"Just like the dot come bubble, a lot of the bad companies will fall by the wayside, but the good ones are going to be here to stay for the next five or 10 years."
Mark Pesce said that before cryptocurrencies, there were already a lot of currencies that people don"t think about.
"Loyalty points, frequent flier points. There are already a lot of currencies that get created by businesses for things," he said.
"The bottom has just dropped out of that because it is now really easy for everyone to create currencies for whatever they want and that"s where I see the future getting really weird and interesting because they"re going to start showing up in places that we haven"t seen them yet."
When Kane Ellis arrived at his cryptocurrency meet up in Adelaide in a Maserati, others in the group would not have blinked an eyelid.
Many of them have also been long-term investors in Bitcoin and have also made a fortune.
Alex Saunders, who organised the event for the followers of his Facebook Page "Nugget"s Crypto Academy," first entered the market in 2013.
"I was always into computers, maths and science and then cryptocurrency came along," Mr Saunders said.
"I was pretty sure that this was going to catch on and be a big thing."
"I"ve done extremely well, but obviously I don"t like to disclose exactly how much money I"ve made," Mr Saunders said with a smile.
Retiree Terry Proud shifted a portion of his superannuation into Cryptocurrencies six months ago and said he can"t wipe the smile off his face.
"So far it"s risen 500 per cent," Mr Proud said.
Kane Ellis bought his Maserati after selling some of his Bitcoin, which he bought for just $1.60 in 2010.
"In 2011 or so I cashed out 2-4 Bitcoins for a McDonald"s meal," he said.
That burger, fries and coke ultimately cost Mr Ellis around $80,000.
So how long will the frenzy last? Well that depends who you ask.
Professor Steve Worthington from Melbourne"s Swinburne University of Technology believes Bitcoin "is a bubble that is going to burst eventually."
"Those who ignore history are doomed to repeat it," he said.
"Those who understand are doomed to watch others make the same mistakes."
Prof. Worthington is referring to the long list of speculative bubbles that have emerged throughout the course of human history.
In the Netherlands in the 17th century, "Tulip Mania" sent many investors bankrupt.
Speculation saw the price of Tulip Bulbs rise so sharply, they became as expensive as houses, and ultimately, the market crashed dramatically.
"Even the RBA (Reserve Bank of Australia) calls Bitcoin a speculative mania," Prof. Worthington said.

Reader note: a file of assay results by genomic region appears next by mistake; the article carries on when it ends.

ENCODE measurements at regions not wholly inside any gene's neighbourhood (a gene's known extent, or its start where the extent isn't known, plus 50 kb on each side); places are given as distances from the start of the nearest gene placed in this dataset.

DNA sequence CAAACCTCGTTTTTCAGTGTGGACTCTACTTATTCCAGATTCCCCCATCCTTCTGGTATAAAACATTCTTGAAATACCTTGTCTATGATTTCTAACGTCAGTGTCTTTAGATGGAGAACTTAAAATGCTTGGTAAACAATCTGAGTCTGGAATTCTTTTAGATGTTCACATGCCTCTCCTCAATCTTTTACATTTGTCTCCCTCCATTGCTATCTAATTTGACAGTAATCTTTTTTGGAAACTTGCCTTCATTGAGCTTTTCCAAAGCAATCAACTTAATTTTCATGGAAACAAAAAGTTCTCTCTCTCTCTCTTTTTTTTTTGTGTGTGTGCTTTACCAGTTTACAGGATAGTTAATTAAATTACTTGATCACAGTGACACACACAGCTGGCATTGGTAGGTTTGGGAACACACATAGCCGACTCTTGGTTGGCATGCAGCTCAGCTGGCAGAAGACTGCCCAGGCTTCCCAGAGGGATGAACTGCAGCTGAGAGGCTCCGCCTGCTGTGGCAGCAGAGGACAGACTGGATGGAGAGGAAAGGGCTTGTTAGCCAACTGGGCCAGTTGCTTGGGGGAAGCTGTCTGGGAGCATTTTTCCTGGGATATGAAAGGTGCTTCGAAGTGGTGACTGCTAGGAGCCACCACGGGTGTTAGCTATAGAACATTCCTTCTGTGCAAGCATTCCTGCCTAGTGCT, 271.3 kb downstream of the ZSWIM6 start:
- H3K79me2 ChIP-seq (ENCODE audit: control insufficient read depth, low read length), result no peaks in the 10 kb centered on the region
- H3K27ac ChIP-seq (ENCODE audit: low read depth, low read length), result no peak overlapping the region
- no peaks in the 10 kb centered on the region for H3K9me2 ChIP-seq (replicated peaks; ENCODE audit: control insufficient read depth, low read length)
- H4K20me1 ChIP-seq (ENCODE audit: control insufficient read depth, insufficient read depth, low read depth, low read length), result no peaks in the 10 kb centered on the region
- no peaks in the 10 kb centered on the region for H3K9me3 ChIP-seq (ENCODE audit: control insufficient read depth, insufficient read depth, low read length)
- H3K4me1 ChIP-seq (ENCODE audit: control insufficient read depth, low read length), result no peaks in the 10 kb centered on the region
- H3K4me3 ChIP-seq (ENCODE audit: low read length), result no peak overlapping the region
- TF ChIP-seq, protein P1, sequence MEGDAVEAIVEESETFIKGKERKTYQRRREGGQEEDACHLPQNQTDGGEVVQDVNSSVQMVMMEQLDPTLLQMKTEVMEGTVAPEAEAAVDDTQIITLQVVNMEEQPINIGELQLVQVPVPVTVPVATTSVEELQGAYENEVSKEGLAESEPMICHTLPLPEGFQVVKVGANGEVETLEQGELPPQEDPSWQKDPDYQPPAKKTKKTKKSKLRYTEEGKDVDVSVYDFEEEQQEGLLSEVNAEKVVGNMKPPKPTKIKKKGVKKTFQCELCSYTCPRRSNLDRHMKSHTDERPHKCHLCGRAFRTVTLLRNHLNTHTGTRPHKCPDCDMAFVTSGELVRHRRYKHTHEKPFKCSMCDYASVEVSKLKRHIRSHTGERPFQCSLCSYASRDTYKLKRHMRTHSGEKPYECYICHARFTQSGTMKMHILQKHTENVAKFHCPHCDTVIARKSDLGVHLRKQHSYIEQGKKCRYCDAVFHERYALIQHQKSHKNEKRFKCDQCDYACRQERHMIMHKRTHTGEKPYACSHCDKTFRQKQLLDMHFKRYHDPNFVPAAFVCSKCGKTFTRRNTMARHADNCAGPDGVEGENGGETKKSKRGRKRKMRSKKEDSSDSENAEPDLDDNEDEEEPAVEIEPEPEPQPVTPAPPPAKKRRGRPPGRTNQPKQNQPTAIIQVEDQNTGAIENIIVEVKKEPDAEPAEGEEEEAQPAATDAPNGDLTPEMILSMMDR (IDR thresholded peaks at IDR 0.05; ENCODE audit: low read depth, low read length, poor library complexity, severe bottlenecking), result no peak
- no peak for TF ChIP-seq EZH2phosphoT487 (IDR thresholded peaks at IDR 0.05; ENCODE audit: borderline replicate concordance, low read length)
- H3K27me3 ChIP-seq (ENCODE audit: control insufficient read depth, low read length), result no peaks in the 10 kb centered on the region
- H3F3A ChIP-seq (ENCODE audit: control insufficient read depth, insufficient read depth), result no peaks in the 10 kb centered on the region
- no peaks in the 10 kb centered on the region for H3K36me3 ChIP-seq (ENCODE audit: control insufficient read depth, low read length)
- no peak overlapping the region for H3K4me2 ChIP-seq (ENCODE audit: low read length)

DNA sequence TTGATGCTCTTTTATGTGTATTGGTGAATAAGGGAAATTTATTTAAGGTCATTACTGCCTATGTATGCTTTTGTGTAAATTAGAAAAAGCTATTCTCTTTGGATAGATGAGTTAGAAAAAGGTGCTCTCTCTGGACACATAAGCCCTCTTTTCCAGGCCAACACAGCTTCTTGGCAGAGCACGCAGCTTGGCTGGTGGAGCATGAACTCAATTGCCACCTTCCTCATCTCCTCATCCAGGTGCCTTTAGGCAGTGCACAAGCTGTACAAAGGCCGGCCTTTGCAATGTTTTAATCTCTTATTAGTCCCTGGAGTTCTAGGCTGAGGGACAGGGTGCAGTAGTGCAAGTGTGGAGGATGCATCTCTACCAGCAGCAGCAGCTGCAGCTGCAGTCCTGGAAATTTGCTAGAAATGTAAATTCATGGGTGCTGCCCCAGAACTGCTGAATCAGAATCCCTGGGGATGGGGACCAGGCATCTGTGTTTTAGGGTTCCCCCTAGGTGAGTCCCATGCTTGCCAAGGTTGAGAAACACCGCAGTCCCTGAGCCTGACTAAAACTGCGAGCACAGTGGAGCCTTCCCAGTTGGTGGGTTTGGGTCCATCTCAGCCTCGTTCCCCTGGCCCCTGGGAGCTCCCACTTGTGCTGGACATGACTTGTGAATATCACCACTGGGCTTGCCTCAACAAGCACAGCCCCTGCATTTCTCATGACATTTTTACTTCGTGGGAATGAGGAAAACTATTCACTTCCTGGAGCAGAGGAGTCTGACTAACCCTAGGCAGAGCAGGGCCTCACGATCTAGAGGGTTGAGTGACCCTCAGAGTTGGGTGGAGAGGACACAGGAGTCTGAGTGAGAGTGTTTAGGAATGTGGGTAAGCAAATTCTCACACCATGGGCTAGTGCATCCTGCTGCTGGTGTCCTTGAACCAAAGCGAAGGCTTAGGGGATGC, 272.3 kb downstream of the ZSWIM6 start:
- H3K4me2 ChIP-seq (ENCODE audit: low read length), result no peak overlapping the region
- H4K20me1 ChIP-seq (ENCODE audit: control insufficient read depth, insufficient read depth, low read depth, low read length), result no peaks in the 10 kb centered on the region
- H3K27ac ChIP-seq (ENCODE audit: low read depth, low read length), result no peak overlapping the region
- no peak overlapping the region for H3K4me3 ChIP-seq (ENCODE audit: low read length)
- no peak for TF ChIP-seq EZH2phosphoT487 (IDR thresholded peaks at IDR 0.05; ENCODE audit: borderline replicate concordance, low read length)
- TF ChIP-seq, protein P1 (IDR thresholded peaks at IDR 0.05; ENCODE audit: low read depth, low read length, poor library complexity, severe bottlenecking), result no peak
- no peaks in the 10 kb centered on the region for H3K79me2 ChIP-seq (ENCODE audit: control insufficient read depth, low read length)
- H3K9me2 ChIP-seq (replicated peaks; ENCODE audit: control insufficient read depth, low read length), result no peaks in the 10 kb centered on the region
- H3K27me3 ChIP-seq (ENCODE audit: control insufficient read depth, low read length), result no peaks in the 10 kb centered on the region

"These Cryptocurrencies are a bit like a pyramid scheme, where the early investors get out at the top but the latecomers get in at the top and get out at the bottom.
"People are scared they"ll miss out. They"re piling into it and I don"t think they understand what they"re getting into."
Mark Pesce, while an admirer of the Bitcoin concept, also believes the cryptocurrency market is in a bubble.
"There"s this whole speculative frenzy that"s popped up around this," he said.
"This could possibly be the biggest bubble in human history, because the way cryptocurrencies work is there are no national boundaries here.
"So while you might have had property bubbles inside of a country, or a stock market bubble inside of a country, we now have cryptocurrencies which don"t have any national boundaries.
"A lot of money globally can flow into them and you see the Chinese, you see the South Koreans, you see the Americans trying to do things to limit the flows, but the problem with cryptocurrencies is it"s really hard to control those flows.
"There"s a capacity for this bubble to get much bigger than it is now (and) that"s a danger because if that happens all of that wealth evaporates."
That is the concern of world famous Billionaire Warren Buffett, who is definitely not a fan of Bitcoin.
-ldquo;I can say almost with certainty that cryptocurrencies will come to a bad end,-rdquo; he recently told- America-rsquo;s CNBC.
But if you ask Bitcoin believers, they-rsquo;ll tell you the Bitcoin price is not in a bubble and will go much higher.
Alex Saunders has stated that he believes the price could reach $100,000USD in the next few years.
"Wall Street and investment funds are yet to take a seat at the table so I think there"s a big wave of money coming in 2018," he said.
A New Industry
With so much money flooding into cryptocurrencies, Alex Saunders is among a growing number of Australians who are working full time in the space.
The 30-year-old has now quit his job as a pharmacist to help people navigate the emerging industry with his online videos and social media channels.
"My fianc-eacute; was a little bit nervous with our wedding coming up," he said.
"Qutting your job to do YouTube videos is a little bit controversial in our household!"
But it has paid off.
He"s now so busy he"s hired a small team of employees, which includes his mates Ben Simpson and James Fowler.
"I certainly work more hors than I used to in an office, but it"s much more fulfilling and we"re definitely enjoying the ride," Mr Fowler said.
It"s a ride that"s likely to be exciting, but very bumpy.
"It does go up and down. There have been volatile pullbacks every year I"ve been involved," he said.
"So, yeah, don"t put all of your money in at once.
"Take the time to learn about the technology."